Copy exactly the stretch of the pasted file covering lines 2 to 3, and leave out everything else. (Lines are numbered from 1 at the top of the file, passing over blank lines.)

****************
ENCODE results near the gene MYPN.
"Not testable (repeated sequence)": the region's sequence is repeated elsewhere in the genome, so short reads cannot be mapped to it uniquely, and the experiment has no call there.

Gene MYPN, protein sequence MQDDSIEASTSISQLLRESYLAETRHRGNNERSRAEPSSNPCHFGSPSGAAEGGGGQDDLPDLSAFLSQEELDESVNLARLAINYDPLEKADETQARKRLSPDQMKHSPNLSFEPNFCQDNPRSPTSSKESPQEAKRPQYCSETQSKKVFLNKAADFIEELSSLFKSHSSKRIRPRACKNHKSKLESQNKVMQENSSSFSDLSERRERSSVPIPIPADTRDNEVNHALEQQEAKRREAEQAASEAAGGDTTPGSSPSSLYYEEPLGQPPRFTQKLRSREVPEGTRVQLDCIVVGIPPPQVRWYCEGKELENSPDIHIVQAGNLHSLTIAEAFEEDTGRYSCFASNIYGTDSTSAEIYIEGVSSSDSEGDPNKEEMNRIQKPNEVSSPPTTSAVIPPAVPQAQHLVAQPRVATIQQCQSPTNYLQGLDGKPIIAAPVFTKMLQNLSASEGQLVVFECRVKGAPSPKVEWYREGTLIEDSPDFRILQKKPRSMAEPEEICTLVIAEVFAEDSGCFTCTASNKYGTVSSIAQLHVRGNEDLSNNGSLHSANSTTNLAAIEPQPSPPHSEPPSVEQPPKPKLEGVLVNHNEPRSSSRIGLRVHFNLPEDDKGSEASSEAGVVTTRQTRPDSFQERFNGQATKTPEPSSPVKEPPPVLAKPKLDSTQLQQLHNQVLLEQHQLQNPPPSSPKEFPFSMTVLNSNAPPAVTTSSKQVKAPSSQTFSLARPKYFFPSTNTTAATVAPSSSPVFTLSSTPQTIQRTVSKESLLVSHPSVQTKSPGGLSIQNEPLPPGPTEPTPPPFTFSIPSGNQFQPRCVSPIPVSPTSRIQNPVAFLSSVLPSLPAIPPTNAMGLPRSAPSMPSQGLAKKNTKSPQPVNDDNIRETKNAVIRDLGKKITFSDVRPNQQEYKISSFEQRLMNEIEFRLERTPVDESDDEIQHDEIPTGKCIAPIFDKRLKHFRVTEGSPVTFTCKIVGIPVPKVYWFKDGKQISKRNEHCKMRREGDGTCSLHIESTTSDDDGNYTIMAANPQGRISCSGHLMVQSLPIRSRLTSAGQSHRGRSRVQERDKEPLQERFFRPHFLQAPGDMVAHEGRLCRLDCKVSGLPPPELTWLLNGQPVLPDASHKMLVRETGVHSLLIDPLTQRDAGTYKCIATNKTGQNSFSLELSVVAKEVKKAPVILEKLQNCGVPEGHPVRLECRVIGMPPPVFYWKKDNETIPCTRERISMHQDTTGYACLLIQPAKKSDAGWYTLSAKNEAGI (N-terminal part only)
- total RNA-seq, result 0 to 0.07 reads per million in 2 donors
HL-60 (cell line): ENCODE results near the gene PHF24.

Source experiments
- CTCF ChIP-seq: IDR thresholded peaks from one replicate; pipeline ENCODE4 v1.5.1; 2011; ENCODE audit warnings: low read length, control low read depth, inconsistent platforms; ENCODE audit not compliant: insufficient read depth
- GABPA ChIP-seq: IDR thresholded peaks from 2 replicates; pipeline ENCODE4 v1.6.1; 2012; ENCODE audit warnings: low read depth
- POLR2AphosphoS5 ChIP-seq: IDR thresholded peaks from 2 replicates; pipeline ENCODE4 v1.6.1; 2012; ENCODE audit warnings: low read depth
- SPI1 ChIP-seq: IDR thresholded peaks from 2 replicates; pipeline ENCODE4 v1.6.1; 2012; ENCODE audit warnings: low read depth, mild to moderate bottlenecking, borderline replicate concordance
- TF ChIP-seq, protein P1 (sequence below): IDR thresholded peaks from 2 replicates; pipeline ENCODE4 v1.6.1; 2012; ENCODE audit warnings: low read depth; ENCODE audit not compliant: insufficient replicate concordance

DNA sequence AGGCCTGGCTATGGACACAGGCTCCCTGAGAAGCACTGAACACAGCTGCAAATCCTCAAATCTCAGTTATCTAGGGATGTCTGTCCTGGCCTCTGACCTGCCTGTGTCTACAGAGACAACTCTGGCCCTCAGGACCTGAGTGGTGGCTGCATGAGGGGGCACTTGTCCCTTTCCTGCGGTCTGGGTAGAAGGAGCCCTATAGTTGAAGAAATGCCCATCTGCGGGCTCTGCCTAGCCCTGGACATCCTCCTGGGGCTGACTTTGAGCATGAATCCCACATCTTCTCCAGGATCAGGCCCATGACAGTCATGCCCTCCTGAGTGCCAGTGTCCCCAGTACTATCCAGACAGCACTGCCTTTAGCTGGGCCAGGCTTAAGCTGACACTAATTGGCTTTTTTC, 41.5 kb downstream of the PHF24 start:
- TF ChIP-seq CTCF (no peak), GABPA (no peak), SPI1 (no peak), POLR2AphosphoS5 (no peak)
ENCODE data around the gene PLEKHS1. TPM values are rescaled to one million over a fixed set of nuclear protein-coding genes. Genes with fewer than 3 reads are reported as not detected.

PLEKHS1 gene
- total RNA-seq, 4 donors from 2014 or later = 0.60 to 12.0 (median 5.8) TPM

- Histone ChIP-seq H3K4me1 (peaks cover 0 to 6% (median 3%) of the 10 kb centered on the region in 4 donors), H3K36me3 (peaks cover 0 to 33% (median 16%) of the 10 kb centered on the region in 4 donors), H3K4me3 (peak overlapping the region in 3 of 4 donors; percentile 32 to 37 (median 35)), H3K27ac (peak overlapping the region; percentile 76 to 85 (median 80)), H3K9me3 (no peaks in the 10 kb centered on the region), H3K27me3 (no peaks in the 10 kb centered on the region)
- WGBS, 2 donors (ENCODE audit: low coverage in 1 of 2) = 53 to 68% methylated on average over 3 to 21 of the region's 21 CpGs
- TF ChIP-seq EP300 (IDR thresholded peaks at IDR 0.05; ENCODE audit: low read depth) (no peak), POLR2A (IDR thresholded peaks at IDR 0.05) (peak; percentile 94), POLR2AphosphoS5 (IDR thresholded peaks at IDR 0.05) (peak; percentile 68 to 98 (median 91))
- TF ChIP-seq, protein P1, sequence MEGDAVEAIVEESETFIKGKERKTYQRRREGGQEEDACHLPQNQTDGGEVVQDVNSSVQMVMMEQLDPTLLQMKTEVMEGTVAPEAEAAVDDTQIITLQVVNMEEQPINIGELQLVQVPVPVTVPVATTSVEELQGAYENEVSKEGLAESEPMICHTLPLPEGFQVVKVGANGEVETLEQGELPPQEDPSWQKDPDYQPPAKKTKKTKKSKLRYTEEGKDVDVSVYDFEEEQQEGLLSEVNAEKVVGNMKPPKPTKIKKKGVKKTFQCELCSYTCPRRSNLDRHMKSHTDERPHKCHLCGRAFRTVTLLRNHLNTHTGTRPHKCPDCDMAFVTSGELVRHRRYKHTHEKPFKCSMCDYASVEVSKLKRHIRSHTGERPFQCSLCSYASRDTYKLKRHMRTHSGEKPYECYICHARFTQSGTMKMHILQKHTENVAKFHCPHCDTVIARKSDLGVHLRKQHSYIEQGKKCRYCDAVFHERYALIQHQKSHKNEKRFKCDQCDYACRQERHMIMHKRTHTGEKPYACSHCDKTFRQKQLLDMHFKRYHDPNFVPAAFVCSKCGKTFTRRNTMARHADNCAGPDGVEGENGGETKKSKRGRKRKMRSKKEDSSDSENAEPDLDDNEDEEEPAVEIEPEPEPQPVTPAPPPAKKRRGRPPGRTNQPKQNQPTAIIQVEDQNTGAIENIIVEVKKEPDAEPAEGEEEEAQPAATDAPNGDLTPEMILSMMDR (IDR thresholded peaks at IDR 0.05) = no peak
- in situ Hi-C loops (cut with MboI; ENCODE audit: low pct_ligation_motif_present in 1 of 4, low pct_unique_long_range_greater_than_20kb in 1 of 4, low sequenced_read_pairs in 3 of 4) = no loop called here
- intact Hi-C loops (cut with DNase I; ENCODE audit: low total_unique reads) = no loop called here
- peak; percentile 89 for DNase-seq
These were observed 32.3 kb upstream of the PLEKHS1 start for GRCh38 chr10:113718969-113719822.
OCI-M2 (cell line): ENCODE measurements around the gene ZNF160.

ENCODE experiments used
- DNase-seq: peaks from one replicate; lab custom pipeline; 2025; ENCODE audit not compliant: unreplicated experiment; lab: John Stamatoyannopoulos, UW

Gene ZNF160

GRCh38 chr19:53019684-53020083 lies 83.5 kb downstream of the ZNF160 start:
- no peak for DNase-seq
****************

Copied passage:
"Not testable (repeated sequence)": the region's sequence is repeated elsewhere in the genome, so short reads cannot be mapped to it uniquely, and the experiment has no call there.

Gene MYPN, protein sequence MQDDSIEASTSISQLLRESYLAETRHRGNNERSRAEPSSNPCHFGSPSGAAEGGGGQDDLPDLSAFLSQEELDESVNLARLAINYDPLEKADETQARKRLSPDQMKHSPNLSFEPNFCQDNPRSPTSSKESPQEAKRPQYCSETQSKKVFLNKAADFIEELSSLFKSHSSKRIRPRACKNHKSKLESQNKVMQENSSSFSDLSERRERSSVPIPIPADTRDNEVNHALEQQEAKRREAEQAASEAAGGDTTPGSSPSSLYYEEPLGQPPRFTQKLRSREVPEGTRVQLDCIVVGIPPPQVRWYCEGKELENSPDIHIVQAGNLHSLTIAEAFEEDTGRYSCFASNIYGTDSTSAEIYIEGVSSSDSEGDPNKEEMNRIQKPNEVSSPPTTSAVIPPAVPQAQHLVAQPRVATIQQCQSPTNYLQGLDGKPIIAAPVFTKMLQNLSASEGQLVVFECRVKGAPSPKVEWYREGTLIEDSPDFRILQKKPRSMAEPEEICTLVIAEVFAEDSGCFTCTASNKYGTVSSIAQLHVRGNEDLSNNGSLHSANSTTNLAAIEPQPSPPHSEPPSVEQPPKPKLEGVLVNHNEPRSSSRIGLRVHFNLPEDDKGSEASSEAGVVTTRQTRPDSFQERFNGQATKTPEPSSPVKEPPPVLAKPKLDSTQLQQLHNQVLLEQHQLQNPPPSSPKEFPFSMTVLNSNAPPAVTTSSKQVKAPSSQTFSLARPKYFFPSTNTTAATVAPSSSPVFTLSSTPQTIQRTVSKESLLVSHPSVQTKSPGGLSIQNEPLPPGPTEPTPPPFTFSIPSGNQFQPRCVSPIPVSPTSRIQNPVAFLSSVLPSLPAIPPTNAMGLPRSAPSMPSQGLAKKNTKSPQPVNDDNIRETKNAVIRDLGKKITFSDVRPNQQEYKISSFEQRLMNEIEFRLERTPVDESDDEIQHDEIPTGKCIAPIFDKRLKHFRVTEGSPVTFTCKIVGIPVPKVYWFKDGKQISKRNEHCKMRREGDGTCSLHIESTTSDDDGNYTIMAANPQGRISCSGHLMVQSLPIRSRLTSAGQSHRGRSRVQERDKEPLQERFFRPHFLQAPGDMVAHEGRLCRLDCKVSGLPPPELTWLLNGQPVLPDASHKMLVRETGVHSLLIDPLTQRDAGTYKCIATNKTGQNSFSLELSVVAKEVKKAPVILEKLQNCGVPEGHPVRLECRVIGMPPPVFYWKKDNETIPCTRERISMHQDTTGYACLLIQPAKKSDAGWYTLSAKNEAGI (N-terminal part only)